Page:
Jul 22, 2017

Lawmakers agree on Russia sanctions for election-meddling

Evan Vucci / AP

A group of bipartisan lawmakers agreed today to move forward with legislation that would impose sanctions against Russia for their meddling in the 2016 U.S. election, NYT reports. Congress will vote on Tuesday. The expansive sanctions are also for continuing to deploy military forces in Ukraine, annexing Crimea, and abusing human rights.

  • The White House has argued that Congress should allow Trump to have flexibility in his ability to adjust these sanctions as a way to handle Russia how he sees fit. Trump has tried to manage the U.S.' relationship with Russia on his own terms, and these sanctions would make that more difficult.
  • Why it matters: Congress will force Trump into a difficult decision: veto the bill, or move forward and risk his efforts to improve our relationship with Russia. The legislation includes sanctions on North Korea and Iran.
  • Paul Ryan's spokeswoman AshLee Strong told Axios: "This a tough sanctions package that includes measures overwhelmingly supported on a bipartisan basis that would hold three bad actors to account: Iran, Russia, and North Korea. We look forward to moving these sanctions next week before the August work period."

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Updates: George Floyd protests continue for 8th day

Police officers wearing riot gear push back demonstrators outside of the White House on Monday. Photo: Jose Luis Magana/AFP via Getty Images

Protests over the death of George Floyd and other police-related killings of black people continued Tuesday across the U.S. for the eighth consecutive day, prompting a federal response from the National Guard, Immigration and Customs Enforcement and Customs and Border Protection.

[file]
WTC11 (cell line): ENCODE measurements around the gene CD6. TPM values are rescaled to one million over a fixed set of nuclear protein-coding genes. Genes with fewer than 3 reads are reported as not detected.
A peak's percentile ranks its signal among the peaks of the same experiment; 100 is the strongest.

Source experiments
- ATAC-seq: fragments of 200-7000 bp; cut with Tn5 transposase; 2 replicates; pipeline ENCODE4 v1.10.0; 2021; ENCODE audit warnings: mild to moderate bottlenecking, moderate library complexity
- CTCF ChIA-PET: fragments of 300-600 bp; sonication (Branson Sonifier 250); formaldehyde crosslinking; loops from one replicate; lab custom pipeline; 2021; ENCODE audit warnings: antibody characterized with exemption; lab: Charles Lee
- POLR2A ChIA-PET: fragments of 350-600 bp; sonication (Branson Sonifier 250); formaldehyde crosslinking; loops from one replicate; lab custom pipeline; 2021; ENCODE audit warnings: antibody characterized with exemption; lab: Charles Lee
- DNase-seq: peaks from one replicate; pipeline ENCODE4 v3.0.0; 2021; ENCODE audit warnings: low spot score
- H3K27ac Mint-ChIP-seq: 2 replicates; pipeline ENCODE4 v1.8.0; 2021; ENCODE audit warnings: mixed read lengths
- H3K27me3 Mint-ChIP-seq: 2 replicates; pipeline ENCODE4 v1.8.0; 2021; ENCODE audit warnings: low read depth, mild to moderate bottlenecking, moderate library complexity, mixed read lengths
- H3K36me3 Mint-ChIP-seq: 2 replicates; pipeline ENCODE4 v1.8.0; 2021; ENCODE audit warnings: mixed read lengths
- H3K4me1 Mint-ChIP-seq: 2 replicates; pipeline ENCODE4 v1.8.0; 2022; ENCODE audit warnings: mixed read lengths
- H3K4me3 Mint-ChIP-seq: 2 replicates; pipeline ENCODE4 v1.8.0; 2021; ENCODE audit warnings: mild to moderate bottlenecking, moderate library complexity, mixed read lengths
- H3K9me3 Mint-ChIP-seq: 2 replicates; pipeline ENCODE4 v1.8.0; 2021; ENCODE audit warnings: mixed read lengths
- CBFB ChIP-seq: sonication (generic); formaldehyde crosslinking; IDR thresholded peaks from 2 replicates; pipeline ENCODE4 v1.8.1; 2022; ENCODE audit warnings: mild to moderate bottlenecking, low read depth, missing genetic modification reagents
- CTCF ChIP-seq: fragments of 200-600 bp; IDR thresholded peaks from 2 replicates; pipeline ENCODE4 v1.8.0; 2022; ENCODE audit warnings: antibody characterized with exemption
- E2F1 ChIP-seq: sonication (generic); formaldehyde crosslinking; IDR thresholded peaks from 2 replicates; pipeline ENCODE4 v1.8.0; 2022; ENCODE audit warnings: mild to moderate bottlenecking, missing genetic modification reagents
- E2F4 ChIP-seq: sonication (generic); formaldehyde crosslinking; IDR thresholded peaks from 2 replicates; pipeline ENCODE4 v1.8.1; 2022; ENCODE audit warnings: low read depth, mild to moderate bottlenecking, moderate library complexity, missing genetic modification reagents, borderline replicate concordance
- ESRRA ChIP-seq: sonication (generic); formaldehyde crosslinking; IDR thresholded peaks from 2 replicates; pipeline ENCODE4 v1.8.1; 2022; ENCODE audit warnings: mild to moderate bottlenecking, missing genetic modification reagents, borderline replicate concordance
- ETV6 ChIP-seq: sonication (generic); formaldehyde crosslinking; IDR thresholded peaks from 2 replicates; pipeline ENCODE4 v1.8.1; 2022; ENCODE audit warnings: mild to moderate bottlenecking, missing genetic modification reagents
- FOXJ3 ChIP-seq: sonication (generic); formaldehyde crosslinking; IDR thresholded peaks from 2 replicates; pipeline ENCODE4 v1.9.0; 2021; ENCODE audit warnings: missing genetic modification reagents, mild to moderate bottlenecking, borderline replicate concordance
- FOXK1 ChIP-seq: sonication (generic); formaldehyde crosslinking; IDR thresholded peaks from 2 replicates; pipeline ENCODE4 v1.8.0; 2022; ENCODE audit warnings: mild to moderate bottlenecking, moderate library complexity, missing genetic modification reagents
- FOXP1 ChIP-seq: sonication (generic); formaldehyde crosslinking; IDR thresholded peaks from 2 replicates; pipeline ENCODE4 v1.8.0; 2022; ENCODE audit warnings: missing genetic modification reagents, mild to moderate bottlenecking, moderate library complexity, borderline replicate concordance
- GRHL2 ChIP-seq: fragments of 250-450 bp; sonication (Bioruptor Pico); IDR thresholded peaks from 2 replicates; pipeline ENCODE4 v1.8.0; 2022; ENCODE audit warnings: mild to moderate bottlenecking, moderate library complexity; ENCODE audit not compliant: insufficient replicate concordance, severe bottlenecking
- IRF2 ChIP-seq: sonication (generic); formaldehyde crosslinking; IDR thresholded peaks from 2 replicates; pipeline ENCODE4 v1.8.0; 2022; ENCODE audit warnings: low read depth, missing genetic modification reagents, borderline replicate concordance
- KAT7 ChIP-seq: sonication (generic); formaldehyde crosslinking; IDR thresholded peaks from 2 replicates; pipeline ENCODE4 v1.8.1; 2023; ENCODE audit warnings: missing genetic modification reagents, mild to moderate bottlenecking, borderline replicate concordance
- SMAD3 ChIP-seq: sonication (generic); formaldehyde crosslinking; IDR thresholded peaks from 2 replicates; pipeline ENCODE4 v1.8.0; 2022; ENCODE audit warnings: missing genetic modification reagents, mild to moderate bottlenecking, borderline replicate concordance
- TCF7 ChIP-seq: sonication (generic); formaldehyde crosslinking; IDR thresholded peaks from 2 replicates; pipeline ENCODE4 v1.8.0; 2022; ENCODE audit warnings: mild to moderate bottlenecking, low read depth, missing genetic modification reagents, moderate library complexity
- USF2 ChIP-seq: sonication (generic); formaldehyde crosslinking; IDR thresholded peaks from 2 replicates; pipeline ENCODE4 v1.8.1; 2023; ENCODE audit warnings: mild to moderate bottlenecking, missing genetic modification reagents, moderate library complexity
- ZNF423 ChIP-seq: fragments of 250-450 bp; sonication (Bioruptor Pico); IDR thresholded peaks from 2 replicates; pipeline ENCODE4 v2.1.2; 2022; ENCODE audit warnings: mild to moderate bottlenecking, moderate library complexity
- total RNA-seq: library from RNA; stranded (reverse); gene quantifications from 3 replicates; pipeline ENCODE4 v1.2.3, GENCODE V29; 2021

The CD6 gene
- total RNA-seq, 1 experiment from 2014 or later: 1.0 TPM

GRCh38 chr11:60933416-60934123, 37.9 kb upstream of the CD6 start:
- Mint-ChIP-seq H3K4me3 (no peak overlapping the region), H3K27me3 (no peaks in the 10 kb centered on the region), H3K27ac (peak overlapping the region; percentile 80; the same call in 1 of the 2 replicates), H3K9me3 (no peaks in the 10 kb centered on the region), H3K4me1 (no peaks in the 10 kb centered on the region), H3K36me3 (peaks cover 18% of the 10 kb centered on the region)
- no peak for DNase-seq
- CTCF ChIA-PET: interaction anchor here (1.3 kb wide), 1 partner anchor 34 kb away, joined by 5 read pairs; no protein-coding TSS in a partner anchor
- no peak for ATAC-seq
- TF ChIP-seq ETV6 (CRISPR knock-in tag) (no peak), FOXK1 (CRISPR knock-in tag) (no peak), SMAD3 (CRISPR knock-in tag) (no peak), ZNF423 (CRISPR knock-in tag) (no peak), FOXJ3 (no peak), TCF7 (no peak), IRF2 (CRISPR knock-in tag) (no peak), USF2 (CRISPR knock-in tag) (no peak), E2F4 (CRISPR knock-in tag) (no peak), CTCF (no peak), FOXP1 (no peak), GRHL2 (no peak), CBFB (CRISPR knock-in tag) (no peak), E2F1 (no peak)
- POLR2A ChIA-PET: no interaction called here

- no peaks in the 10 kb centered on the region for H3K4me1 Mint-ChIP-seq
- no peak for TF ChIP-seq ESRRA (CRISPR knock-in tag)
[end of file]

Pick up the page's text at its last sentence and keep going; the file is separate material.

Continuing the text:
The latest: The National Park Service said in a statement Tuesday that while it "is committed to the peaceful expression of First Amendment rights," it "cannot tolerate violence to citizens or officers or damage to our nation’s resources that we are entrusted to protect."

American carnage

Protesters race up a hill to avoid tear gas in Philadelphia, June 1. Photo: Mark Makela/Getty Images

The list of victims has swiftly grown since George Floyd died in police custody just eight days ago.

The big picture: Protests against police brutality have turned into a showcase of police brutality, with tear gas and rubber bullets deployed against crowds. The police have the arsenals at their disposal, but we're also seeing law enforcement officers becoming targets.

McConnell blocks resolution condemning Trump's actions against peaceful protesters

Senate Majority Leader Mitch McConnell (R-Ky.) blocked a resolution introduced by Minority Leader Chuck Schumer (D-N.Y.) on Tuesday that would have condemned the use of tear gas and rubber bullets against peaceful protesters outside the White House on Monday in order to allow President Trump to walk to St. John's Church.

What they're saying: "Justice for black Americans in the face of unjust violence, and peace for our country in the face of looting, riots, and domestic terror. Those are the two issues Americans want addressed," McConnell said on the Senate floor.